Ashby won't answer diary allegations
THE man suing sidelined Speaker Peter Slipper over claims of sexual harassment will not be made to answer questions in court regarding allegations he shared parts of the Sunshine Coast MP's diary.
James Ashby's lawyer, Michael Lee SC, argued in the Federal Court on Friday his client should not be forced to give evidence that could incriminate him.
Allegations Mr Ashby, who is suing Mr Slipper and the Commonwealth, made copies of Mr Slipper's diary to share with journalist Steve Lewis and former Liberal Party Minister Mal Brough surfaced when the matter was last before the court on June 15.
Both Mr Slipper and the Commonwealth have filed abuse of process claims in a bid to have the matter thrown out.
Revelations of Mr Ashby's alleged dealings with journalists and Coalition figures prompted senior Labor minister Anthony Albanese to draw comparisons with the Watergate scandal.
"What we heard yesterday in the court was that there was considerable contact between Mr Ashby and senior people in the media and the LNP," Mr Albanese said on June 16.
"The government has made an application that this is an abuse of process and that these actions were vexatious.
That is, this was politically motivated and what we've seen here is an engagement in the politics of personal destruction. It is very clear from the statements made in Court that much more needs to be known about the details."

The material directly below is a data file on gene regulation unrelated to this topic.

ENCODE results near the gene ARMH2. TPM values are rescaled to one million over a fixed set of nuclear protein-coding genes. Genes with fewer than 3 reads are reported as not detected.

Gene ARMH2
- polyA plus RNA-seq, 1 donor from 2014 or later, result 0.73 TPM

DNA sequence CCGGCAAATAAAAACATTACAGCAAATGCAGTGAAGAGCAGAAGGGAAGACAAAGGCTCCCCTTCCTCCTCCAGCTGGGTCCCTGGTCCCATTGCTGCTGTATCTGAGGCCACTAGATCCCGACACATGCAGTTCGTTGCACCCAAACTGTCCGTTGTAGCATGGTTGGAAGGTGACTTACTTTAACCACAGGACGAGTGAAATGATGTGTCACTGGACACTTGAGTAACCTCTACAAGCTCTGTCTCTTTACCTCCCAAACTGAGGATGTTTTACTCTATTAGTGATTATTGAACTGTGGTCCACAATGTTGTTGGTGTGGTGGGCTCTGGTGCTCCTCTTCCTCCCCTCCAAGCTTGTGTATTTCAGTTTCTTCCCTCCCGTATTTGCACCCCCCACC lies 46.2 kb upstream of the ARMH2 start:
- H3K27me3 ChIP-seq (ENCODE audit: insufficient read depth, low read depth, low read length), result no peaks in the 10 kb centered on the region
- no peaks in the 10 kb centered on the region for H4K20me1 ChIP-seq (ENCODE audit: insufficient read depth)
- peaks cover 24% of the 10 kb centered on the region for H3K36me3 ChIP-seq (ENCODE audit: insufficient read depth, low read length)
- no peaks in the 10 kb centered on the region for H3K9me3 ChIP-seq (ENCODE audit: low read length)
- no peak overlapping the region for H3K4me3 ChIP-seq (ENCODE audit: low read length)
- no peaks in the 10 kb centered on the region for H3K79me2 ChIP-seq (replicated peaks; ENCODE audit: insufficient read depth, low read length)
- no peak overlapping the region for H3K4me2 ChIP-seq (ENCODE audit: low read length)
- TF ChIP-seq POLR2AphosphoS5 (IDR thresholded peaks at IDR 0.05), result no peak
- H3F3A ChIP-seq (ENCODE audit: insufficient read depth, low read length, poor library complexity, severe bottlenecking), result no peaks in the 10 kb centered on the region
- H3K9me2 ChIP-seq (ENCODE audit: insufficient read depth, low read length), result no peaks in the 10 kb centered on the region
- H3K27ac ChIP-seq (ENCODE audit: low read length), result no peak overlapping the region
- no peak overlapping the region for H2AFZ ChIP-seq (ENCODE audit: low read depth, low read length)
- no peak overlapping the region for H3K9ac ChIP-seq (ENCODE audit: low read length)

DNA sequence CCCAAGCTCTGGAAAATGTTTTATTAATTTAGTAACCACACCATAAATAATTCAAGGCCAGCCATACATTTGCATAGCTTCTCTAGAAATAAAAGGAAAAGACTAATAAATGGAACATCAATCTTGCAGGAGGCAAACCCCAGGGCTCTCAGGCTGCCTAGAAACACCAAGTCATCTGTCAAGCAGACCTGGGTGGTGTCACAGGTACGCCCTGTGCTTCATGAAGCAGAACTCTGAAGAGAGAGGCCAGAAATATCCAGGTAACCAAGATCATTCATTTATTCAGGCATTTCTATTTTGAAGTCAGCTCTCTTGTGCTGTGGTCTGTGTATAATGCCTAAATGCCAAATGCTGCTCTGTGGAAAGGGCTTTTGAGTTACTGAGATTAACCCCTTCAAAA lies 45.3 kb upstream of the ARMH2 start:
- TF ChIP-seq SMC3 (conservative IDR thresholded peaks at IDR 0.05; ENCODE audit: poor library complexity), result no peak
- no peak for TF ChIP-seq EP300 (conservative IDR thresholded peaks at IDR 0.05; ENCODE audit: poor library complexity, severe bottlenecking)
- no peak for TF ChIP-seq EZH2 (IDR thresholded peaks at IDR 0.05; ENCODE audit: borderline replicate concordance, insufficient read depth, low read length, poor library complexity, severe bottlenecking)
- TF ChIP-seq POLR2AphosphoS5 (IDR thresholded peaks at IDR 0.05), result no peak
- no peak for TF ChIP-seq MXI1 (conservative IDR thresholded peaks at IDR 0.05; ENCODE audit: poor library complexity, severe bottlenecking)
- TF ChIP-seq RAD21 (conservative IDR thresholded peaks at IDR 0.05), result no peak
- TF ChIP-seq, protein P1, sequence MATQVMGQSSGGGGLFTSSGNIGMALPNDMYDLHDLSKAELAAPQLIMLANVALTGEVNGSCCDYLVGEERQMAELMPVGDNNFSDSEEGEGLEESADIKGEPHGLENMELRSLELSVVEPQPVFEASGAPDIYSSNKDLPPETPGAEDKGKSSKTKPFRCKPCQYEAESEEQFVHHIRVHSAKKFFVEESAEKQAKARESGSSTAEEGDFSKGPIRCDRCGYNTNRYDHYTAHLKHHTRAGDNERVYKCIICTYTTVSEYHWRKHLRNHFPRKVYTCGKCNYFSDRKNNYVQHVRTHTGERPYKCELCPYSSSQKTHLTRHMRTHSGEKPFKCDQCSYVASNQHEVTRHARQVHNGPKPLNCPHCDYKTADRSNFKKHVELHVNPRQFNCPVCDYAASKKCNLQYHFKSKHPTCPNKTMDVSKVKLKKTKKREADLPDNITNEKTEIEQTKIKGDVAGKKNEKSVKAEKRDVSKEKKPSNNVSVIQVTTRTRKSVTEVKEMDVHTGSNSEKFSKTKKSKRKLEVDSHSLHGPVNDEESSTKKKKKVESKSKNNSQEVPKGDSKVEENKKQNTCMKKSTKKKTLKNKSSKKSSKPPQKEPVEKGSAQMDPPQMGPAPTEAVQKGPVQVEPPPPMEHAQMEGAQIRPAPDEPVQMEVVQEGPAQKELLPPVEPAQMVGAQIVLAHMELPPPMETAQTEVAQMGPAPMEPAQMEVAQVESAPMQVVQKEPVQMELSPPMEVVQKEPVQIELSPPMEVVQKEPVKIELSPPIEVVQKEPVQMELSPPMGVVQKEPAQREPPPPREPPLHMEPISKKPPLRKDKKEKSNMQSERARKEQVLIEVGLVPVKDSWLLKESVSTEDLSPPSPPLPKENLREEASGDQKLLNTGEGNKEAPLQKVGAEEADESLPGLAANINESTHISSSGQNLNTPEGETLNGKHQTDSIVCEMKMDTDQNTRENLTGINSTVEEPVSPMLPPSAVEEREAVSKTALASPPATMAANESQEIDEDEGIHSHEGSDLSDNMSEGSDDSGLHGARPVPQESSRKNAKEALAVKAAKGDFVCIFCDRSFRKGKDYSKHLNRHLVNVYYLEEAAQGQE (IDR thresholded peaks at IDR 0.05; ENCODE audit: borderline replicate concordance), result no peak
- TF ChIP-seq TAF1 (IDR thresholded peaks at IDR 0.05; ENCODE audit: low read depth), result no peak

Other Federal Government ministers have commented publicly on the case, including Attorney-General Nicola Roxon.
Mr Lee argued on Friday this amounted to accusing Mr Ashby of a criminal conspiracy.
Justice Steven Rares agreed Mr Ashby had a common law right to claim privilege against self-incrimination.
He also said the matter had become politicised and blown out of proportion, and urged all parties to use mediation to settle the sexual harassment allegations.
It was also revealed during Friday's hearing that Queensland Liberal-National Party president Bruce McIver has been subpoenaed to give evidence in the case.
Mr McIver, who on Thursday denied he had been subpoenaed, has agreed to co-operate.